Tuesday, September 28, 2010

"Harry Brown" with Michael Caine

Being a Michael Caine fan carries with it many risks. The main one is that he makes any movie offered to him. He once remarked that, "I am an actor, and that's what I do. I don't write the stuff." But I am always willing to take a chance on one of his films, hoping that it will be another gem, such as "The Man Who Would Be King", or the beautifully scripted "Cider House Rules", or "Secondhand Lions." While "Harry Brown" may not rise to those levels of perfection, it is worth the time to watch. This is the British version of "Gran Torino", the American film starring Clint Eastwood as an angry old man, fed up and ready to strike back.

While the theme of this movie is clearly akin to "Gran Torino", which was made one year before, this film offers you the opportunity to see that the breakdown in social order is not confined to the United States alone. This film takes place in Great Britain.

Harry, played by Michael Caine, is a "pensioner", that is he is on what we call Social Security and lives in the housing project known as the "Estate." It is a typical high rise, high crime type of development which we, here in America, refer to as the "projects." His life consists mainly of going to the local pub with his friend, another aging "pensioner."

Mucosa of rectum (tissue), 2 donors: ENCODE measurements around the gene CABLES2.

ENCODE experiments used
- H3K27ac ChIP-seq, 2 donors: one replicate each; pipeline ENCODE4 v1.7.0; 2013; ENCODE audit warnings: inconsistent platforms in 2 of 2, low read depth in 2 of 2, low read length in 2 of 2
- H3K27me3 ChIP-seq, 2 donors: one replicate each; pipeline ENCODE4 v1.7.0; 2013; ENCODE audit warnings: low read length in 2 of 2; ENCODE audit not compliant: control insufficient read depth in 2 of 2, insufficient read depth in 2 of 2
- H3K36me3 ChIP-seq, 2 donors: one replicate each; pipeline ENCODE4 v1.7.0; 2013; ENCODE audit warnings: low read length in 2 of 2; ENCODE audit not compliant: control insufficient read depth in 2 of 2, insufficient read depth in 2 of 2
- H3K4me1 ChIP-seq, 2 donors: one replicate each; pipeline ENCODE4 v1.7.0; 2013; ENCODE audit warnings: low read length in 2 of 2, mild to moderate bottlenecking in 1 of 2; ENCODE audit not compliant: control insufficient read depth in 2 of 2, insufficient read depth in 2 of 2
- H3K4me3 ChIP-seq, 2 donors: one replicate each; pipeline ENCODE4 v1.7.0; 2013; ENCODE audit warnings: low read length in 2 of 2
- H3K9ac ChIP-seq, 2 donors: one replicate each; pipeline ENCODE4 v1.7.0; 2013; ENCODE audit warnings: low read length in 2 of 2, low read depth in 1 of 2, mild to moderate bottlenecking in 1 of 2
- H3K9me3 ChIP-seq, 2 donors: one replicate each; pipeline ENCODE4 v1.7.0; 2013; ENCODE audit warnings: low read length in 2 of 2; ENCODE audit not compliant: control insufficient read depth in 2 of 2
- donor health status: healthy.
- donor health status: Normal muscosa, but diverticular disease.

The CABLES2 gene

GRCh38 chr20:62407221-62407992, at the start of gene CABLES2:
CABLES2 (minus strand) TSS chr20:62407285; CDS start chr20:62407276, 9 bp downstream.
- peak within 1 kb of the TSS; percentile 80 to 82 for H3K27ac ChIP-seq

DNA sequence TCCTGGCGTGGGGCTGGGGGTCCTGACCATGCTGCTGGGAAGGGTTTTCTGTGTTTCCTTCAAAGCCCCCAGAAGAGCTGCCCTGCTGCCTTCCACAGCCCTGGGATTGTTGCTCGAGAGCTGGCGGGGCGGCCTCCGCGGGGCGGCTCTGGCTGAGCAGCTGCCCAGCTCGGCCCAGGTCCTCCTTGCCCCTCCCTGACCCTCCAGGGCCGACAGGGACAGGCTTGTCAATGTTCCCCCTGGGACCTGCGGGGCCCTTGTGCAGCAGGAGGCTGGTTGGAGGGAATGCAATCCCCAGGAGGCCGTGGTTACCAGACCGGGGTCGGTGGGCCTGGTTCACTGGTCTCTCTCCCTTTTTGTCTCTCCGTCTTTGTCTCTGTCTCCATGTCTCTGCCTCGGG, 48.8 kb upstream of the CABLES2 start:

His friend has taken to carrying a bayonet, a souvenir from Harry and his days as a Royal Marine. He carries it for protection against the drug dealers and thugs who inhabit the underground pedestrian walkway that leads into the "estate." Harry walks the extra half a mile to avoid the tunnel, but his friend is insistent upon his right to use it.

The old man has been to the Police several times seeking protection, to no avail. When he is finally beaten to death Harry decides that he must act on his own to avenge the murder. This is where the film takes a much different turn than "Gran Torino."

Harry goes on a killing spree, and although he kills only the ones involved in his friends death, he never looks beyond his own anger and rage. In "Gran Torino", Clint Eastwood's character actually learns something about himself, as well as the problems of those around him. Using this knowledge he is able to help change some of the problems that plague the neighborhood in which he lives.

Not so in "Harry Brown." When about to kill one of the men who murdered his friend , he is shown a film of the actual murder, taken on one of the thugs cellphones. What he sees shocks him; his friend, insisting upon using the tunnel, actually can be seen brandishing the weapon and striking the first blow. He is then savagely beaten to death, and though his death is unwarranted, you are made to understand that it was his actions which inadvertently caused it.

This is a bitter pill for Harry Brown to swallow. And for the viewer as well. Very realistic filming and credible acting make this a film worth watching, even if just as a comparison to "Gran Torino." It is interesting to see how the two films take the same theme and come to completely different conclusions concerning the same problems.

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